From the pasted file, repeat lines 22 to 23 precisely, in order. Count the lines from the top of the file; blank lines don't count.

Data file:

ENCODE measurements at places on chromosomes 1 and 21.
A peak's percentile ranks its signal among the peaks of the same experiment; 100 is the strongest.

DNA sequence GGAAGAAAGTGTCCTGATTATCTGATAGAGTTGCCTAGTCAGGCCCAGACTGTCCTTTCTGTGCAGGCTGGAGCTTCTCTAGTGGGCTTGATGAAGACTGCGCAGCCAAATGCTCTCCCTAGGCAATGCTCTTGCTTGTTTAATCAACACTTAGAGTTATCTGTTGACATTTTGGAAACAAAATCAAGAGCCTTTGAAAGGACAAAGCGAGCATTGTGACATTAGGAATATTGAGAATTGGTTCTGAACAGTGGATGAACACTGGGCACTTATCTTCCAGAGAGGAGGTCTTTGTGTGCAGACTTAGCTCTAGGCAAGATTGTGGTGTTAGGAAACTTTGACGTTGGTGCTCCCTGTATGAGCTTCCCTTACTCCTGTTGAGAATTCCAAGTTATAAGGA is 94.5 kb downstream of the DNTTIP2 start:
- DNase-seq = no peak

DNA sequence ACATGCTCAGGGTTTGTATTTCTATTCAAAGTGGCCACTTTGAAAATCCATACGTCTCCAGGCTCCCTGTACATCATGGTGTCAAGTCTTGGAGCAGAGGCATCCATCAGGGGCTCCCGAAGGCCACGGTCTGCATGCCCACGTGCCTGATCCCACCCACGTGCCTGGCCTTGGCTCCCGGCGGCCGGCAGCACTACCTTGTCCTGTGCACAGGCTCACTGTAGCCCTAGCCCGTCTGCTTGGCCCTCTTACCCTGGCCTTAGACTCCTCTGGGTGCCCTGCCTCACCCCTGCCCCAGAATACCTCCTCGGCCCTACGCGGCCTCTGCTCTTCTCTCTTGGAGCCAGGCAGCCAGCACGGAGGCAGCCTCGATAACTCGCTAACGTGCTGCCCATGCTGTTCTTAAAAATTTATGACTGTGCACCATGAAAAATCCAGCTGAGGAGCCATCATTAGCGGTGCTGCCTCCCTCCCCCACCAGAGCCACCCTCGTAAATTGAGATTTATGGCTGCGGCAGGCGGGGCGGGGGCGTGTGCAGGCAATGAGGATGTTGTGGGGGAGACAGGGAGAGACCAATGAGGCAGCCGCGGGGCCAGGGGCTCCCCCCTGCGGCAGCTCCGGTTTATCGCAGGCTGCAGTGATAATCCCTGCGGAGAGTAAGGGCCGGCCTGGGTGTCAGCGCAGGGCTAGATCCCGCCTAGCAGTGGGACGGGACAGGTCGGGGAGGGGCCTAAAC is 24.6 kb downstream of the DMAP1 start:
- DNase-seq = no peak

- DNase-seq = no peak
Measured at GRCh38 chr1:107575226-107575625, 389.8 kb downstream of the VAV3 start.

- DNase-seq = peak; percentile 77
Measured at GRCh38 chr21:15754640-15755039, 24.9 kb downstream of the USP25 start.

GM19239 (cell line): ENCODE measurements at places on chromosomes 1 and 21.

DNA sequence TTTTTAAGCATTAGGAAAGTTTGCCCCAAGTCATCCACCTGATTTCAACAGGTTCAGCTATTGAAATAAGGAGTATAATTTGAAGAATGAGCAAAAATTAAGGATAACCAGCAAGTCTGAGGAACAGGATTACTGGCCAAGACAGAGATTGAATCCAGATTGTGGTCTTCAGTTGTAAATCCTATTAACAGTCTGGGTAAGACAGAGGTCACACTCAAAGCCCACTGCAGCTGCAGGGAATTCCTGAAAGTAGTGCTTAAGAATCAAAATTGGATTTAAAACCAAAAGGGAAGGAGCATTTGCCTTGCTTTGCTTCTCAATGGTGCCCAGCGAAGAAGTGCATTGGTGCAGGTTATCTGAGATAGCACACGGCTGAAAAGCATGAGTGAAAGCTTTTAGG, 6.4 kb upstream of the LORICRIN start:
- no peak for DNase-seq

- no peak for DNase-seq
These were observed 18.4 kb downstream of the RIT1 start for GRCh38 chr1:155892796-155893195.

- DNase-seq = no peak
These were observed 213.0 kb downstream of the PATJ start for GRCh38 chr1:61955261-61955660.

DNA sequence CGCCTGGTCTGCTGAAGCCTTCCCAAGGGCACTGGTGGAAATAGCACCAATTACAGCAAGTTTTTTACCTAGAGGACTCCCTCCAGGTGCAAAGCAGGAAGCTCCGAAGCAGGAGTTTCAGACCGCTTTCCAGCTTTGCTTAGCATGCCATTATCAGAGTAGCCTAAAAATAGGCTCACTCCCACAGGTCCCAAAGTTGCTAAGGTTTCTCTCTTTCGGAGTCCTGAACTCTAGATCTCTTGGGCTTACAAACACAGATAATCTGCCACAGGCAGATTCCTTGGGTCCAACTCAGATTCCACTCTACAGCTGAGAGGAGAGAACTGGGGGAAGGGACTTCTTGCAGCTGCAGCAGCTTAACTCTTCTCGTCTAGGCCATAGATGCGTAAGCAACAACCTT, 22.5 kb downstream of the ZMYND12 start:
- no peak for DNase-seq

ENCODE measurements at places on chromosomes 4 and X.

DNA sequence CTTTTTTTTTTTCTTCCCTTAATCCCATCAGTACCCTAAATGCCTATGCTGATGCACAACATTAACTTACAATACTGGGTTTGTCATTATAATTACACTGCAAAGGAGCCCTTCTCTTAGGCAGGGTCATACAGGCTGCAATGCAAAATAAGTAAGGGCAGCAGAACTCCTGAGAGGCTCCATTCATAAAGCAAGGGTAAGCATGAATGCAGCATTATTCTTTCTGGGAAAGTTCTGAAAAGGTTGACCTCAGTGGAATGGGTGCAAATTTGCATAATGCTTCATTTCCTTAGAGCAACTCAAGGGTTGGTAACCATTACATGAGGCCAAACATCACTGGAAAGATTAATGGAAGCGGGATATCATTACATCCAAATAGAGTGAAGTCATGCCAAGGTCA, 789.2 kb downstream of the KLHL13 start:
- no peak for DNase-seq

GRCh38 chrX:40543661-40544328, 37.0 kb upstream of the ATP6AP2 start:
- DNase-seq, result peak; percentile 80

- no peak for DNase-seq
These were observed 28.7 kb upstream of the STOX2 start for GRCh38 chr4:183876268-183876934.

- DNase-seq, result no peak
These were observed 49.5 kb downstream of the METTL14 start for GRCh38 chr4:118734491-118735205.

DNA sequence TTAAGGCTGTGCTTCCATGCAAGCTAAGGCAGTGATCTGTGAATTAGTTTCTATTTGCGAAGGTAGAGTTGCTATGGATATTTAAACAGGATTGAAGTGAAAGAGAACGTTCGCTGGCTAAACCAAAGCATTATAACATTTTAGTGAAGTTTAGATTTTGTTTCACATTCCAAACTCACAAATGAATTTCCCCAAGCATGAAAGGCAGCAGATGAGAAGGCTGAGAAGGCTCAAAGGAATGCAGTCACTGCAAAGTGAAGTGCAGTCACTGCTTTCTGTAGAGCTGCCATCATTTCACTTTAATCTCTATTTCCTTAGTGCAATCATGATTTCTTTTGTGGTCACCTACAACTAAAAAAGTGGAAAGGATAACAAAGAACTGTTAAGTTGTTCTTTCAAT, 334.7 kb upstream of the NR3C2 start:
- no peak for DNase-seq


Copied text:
- no peak for DNase-seq

GRCh38 chrX:40543661-40544328, 37.0 kb upstream of the ATP6AP2 start: